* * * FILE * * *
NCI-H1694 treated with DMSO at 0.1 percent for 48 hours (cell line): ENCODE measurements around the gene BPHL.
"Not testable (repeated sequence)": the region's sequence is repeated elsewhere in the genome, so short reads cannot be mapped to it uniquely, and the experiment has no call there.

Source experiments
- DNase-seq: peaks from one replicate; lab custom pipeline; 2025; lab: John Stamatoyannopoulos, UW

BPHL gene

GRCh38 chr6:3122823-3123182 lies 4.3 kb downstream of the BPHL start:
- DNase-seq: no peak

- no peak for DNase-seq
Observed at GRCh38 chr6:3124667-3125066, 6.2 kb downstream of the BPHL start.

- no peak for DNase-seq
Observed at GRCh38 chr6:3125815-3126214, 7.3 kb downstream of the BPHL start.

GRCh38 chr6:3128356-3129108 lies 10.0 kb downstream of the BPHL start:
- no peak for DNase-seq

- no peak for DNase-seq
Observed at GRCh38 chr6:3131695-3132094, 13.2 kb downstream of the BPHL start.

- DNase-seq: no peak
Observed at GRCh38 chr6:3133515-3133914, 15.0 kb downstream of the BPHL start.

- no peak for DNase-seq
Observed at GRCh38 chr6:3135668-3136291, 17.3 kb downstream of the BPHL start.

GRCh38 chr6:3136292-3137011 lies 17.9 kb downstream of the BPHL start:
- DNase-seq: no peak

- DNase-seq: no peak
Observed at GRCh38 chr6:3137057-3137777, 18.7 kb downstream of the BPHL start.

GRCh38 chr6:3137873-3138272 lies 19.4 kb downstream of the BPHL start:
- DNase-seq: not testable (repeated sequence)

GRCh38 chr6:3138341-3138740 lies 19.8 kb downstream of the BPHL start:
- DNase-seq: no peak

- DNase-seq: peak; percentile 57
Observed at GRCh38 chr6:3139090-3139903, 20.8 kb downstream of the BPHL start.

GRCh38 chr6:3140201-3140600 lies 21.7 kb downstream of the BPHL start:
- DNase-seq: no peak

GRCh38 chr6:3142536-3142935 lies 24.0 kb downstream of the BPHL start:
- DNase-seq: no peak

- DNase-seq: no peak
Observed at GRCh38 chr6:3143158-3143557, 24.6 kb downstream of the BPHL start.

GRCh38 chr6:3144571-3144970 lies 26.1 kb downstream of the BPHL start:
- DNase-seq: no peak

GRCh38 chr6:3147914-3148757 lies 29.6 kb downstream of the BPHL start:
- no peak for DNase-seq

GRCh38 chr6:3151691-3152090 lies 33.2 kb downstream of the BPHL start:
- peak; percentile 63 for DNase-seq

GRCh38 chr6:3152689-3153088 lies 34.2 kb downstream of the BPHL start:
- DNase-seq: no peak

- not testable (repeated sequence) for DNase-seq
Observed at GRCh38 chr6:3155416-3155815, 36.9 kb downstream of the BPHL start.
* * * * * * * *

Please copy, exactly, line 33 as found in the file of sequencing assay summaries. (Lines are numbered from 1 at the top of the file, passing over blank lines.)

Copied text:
- DNase-seq: no peak